JUSTICE Secretary Kenny MacAskill was today under pressure to make a statement in the Scottish Parliament after it was claimed he sent a message to the Lockerbie bomber that he should drop his appeal to smooth the way for his compassionate release.
The allegations - strongly denied by the Scottish Government - are contained in a new book, Megrahi: You Are My Jury, by researcher and TV producer John Ashton, in which Abdelbaset al-Megrahi claims he was “the innocent victim of dirty politics, a flawed investigation and judicial folly”.
A Scottish Government spokesman branded the book “third-hand hearsay”.
But Labour, the Tories and the Liberal Democrats all said Mr MacAskill should make a statement to parliament in the wake of the book’s allegations.
• A DECISION on whether an independent Scotland would have to reapply for membership of the European Union will not be taken until after the referendum, the EU Commission has said.
Maros Sefcovic, the commissioner for inter-institutional relations, said he could not rule on the issue until the terms of separation had been negotiated by Scottish and UK ministers. It means voters will have to decide on independence without knowing the implications for membership of the EU or the euro.
Meanwhile, the latest British Social Attitudes survey shows a sharp rise in English support for Scottish independence, up from 19 per cent in 2007 to 26 per cent now.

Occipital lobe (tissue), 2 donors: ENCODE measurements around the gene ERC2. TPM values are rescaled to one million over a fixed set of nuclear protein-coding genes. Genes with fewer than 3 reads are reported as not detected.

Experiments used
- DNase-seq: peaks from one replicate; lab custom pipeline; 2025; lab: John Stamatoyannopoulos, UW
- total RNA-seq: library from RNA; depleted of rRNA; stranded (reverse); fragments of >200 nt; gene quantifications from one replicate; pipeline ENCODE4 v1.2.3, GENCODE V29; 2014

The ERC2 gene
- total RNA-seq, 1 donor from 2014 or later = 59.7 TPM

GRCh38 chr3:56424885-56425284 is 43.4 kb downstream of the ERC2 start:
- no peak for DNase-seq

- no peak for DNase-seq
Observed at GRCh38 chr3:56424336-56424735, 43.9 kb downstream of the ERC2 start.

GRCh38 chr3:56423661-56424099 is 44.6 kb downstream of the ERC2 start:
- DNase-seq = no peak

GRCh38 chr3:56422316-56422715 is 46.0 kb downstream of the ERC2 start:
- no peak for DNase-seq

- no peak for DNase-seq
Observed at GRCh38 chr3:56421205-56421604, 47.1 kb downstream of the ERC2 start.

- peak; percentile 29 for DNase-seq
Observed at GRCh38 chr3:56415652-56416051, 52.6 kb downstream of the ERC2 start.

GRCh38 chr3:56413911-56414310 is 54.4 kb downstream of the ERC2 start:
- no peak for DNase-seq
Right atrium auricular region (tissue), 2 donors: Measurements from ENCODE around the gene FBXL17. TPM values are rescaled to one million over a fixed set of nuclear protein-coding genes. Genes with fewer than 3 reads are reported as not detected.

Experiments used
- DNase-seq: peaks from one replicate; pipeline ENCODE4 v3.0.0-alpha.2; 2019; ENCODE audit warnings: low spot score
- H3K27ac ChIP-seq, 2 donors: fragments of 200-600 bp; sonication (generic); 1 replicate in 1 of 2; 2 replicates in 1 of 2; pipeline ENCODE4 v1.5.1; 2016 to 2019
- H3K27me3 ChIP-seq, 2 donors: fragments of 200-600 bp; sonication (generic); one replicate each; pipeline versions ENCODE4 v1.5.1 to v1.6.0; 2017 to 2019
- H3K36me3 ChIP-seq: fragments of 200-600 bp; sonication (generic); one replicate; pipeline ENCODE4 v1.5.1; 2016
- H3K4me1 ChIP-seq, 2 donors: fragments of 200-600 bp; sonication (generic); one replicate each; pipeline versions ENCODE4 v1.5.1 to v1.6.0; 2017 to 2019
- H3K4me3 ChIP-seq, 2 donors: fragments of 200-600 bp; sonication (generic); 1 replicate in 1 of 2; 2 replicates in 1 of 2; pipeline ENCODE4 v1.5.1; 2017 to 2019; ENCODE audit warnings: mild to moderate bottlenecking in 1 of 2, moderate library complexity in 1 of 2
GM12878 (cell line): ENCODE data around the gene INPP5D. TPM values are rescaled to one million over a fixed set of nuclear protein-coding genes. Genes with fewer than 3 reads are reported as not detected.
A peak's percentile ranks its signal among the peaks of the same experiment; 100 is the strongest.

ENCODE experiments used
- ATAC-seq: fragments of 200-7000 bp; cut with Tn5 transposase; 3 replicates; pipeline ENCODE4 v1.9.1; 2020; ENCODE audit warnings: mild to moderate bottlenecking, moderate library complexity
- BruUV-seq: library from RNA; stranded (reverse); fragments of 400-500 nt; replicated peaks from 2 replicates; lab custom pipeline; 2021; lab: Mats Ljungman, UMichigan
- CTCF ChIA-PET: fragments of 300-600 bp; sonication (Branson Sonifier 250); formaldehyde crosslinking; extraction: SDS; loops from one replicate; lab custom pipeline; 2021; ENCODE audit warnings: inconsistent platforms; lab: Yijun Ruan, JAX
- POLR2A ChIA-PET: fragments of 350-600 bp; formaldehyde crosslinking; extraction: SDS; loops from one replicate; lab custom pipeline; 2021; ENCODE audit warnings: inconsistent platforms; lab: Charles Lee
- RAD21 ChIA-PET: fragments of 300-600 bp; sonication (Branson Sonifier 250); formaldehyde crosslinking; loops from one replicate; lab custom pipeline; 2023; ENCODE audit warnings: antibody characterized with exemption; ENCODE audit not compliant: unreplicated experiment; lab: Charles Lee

• EDINBURGH’s festivals are to benefit from the establishment of a new body which will work to boost their profile.
The Scottish Events and Festivals Association aims to increase knowledge of how much the festivals are worth to the economy and will be independent from government agencies such as Creative Scotland and Event Scotland.
Dr Jane Ali-Knight, director of the festivals, events and tourism institute at Edinburgh Napier University, will be one of the new body’s key advisers.
She said: “There is nothing like this body in Scotland at the moment.”
• LEADING figures from the Capital’s cultural scene have spoken out against proposed changes to legislation governing public entertainment licences.
Edinburgh Makar Ron Butlin, Morvern Callar author and Edinburgh University writer-in-residence Alan Warner and Irvine Welsh collaborator Kevin Williamson are among those to criticise moves to tighten legislation which they say will harm the arts.
Artist Craig Coulthard said: “The proposed licences and changes to be applied to exhibitions, galleries and venues are potentially devastating to grass-roots arts and culture in Edinburgh.
“As someone who helped create The Embassy Gallery after leaving art college, I understand the immense value that artist-run spaces provide this city with, as well as creating a vital environment for young, developing artists to grow within.”